Then, you’ll be ready to pick up some C64 games! Just like on retro consoles, some games are cheap, and common. Some are rare, and expensive. A lot of times you can make out well, by buying lots. A lot of games don’t require anything beyond a floppy diskette, cartridge or cassette. But there are games that have manual protection. So do some research on a title before you buy it. For example, you’ll want to look for complete copies of certain RPGs as they require a code wheel, or manual as a means of copy protection. (IE: Type in the first word in the third paragraph on page 13.) Plus it’s nice to have the manuals, and keyboard overlays for flight sims, RPGs, or point, and click adventure games. Action genres usually didn’t have these vast control schemes requiring hot keys. But a handful did use manual protection so make sure the game you’re interested in isn’t one of them if you’re looking at a loose copy.

cyypfyk

Also be sure to keep your disk based games in sleeves when you’re not using them, and don’t let them get too hot or cold. Definitely keep them away from magnets, as that will corrupt the disk, and destroy your game. It was a lesson we children learned quickly back when home computers were first gaining prominence.  Finally, the Commodore 64, and other computers of the era were powered by variants of Microsoft BASIC. So you’ll need to know a few basic (Ha, ha!) commands. The most important being LOAD”*”,8,1 which for all intents, and purposes tells the disk drive to load the first file on a disk (Usually the executable) into memory. Then when the computer says ‘READY” you can simply type “RUN”, press RETURN, and fire up your game.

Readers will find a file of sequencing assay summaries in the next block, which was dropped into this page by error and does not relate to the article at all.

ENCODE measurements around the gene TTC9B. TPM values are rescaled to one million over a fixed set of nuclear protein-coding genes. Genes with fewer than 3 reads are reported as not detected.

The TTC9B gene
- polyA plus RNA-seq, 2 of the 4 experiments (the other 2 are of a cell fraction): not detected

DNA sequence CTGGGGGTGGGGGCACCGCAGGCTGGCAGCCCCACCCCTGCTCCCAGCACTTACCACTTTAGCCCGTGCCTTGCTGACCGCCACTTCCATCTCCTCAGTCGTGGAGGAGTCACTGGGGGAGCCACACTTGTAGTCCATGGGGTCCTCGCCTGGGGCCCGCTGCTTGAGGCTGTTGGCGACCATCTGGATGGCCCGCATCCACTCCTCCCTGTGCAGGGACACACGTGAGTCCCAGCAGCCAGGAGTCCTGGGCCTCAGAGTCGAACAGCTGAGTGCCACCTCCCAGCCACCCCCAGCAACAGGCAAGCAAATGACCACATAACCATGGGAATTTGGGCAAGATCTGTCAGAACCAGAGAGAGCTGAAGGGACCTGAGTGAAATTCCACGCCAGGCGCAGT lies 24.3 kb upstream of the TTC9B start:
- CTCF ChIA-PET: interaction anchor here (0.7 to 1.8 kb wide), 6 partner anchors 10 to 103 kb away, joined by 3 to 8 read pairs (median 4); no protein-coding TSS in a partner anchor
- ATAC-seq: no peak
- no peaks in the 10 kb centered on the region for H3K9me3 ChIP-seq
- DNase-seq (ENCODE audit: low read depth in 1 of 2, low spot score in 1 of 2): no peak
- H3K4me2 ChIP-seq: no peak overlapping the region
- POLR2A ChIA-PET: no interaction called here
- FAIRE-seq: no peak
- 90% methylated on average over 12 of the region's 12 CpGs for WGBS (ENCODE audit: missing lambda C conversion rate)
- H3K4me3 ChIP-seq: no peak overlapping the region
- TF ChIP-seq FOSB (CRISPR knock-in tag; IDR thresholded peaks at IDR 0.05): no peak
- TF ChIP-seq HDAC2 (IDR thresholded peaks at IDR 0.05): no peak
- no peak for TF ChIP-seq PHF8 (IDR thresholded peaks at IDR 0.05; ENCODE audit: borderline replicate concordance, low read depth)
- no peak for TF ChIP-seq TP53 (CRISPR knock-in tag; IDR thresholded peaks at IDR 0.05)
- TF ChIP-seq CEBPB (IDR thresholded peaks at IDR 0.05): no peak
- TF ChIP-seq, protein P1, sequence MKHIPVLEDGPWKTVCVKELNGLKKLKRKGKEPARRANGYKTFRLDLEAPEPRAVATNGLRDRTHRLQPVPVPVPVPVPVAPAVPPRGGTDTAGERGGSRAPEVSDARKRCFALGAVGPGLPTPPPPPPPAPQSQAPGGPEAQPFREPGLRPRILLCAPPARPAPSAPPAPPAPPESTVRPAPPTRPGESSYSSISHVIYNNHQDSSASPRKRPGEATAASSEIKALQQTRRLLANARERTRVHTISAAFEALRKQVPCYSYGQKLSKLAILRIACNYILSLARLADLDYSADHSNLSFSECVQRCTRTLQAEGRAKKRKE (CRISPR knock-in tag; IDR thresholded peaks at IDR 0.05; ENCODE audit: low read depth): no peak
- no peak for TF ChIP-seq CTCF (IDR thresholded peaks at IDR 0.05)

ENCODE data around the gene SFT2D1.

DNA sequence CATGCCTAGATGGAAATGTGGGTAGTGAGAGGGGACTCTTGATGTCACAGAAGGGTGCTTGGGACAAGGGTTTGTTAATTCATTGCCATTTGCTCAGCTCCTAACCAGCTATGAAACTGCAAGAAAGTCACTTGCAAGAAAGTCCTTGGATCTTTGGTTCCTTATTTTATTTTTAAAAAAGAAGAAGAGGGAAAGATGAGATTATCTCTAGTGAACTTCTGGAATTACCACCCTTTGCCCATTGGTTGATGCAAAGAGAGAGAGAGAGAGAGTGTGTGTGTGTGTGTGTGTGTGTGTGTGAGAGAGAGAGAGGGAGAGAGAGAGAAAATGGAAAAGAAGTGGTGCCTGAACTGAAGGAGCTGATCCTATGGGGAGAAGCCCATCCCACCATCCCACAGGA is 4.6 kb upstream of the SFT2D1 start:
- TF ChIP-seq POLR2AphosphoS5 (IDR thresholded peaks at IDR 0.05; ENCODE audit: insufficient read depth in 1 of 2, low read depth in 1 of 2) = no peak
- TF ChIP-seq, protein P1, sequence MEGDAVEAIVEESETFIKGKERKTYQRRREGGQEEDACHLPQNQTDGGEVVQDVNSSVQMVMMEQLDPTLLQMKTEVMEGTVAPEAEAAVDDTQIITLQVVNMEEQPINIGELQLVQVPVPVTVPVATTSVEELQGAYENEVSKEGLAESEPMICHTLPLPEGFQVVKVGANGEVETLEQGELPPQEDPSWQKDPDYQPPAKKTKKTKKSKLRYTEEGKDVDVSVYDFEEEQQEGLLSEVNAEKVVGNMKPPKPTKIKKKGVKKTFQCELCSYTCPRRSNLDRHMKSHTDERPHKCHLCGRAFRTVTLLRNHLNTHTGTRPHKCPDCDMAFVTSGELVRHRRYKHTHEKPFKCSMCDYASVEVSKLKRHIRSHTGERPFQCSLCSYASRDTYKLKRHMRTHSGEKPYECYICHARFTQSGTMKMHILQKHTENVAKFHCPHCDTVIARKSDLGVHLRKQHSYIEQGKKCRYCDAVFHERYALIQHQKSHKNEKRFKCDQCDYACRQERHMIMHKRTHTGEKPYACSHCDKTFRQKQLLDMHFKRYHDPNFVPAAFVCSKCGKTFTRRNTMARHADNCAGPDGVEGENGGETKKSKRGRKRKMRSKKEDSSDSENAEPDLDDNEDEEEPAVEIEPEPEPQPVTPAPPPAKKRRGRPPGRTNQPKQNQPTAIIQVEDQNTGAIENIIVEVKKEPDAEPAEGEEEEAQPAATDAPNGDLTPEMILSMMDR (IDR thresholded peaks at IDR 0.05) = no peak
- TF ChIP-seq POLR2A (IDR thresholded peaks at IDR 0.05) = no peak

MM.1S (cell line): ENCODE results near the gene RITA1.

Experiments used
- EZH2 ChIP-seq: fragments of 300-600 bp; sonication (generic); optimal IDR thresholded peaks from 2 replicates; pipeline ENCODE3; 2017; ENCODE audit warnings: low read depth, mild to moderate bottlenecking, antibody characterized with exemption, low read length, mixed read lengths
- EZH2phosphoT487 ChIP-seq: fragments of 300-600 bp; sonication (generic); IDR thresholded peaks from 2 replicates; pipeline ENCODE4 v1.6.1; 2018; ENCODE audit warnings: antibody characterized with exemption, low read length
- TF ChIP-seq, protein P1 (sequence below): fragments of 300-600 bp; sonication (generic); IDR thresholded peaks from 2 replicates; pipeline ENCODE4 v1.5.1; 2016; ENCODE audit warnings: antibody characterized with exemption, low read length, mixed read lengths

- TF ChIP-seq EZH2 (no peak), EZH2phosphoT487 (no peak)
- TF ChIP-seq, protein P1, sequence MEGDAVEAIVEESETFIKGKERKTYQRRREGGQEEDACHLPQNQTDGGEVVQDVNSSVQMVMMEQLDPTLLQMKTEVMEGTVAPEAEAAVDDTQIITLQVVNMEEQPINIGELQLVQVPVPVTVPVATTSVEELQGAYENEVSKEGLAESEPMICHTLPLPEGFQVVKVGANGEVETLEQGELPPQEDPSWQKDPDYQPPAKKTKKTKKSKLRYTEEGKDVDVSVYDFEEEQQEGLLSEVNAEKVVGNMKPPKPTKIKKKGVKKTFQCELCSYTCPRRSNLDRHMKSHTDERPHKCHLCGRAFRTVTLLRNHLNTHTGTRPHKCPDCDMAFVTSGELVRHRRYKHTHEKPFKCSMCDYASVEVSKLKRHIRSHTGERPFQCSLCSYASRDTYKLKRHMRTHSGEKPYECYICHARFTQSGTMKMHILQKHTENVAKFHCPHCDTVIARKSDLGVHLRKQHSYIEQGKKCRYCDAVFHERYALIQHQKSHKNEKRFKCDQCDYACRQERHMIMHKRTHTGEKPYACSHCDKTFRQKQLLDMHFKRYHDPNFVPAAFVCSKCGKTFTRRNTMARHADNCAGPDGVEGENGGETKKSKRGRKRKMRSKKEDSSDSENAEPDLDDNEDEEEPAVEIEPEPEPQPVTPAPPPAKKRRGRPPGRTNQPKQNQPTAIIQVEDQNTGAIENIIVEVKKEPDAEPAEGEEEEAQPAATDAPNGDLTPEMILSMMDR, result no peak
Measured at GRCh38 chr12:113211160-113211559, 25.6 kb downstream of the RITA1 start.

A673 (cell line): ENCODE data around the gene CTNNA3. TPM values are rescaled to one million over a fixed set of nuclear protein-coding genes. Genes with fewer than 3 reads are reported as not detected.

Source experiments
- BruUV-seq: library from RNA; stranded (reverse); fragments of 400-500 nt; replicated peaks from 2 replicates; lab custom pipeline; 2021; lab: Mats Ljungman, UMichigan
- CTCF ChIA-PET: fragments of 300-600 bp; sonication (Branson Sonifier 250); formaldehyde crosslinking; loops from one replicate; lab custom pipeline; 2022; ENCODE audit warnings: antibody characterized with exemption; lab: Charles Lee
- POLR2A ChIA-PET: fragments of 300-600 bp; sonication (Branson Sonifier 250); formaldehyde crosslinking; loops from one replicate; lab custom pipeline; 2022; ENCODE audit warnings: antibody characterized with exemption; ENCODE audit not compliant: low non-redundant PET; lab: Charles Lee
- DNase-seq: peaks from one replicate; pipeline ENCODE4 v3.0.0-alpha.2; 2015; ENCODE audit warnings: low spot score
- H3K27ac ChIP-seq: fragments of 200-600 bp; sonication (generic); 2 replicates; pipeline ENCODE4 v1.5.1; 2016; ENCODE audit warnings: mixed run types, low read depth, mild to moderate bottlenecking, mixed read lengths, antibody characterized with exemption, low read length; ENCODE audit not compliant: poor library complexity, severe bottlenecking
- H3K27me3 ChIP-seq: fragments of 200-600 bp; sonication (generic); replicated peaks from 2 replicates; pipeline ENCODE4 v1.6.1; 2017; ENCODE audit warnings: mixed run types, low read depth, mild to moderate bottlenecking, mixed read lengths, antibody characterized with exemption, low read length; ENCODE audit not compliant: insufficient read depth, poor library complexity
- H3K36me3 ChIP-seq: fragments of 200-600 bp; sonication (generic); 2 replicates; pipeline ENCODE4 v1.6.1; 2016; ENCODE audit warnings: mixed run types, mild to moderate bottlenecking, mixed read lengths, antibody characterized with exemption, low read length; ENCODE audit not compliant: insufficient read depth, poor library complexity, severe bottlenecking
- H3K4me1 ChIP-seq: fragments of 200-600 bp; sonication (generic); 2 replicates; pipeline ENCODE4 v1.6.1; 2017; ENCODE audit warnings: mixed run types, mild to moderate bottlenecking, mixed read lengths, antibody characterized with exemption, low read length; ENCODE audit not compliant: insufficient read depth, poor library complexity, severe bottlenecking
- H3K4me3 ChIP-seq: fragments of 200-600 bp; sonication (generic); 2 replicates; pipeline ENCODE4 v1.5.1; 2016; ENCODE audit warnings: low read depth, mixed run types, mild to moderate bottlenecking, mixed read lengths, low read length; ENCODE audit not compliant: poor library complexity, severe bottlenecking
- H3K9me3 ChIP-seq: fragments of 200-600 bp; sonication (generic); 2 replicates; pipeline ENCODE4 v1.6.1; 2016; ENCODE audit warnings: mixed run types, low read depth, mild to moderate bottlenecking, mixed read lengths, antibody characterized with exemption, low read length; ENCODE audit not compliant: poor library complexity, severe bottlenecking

That should about do it this time. But keep in mind how many great things the retro games, and computing scene keeps pumping out for the mighty C64. Here’s hoping the new motherboards, network cards, card readers, and even homebrew games continue preserving one of gaming’s most iconic platforms.

 

 

Advertisements

Toy Bizarre Review

hwev3uk

As we get closer to Christmas, this year I’ve found myself going through my library, and replaying old games. Part of this is due to nostalgia. The years of childhood Christmas memories. Gaming with friends, and family. It’s great being able to experience some of this old stuff in my collection, and it’s also great being able to share those experiences with others. Seeing how we are in the holiday season, we’re looking at a holiday themed game.

PROS: Frantic, and enjoyable.

CONS: Long load times.

NEAR EXCLUSIVE: Only saw release on two computer platforms.

Toy Bizarre lives up to its namesake. It centers around toys, and it’s bizarre. The game takes place in a toy factory where the automation has gone awry, creating killer toys. If the box art is any indication, it also happens to be Santa’s workshop. So Toy Bizarre also appears to have a bit of Silent Night Deadly Night embedded inside.

Each level of the factory is a single screen affair, and right away you’ll notice the gameplay is a little bit reminiscent of Nintendo’s Mario Bros. But only slightly so. In Mario Bros. You would punch floors from below creatures to knock them upside down so you could then bump them off the screen for points. Here, you’ll have floor layouts, and entrances similar to the ones in Nintendo’s platformer, and there’s some bumping things off-screen for points. But there’s a lot more going on than that.

kreh6xn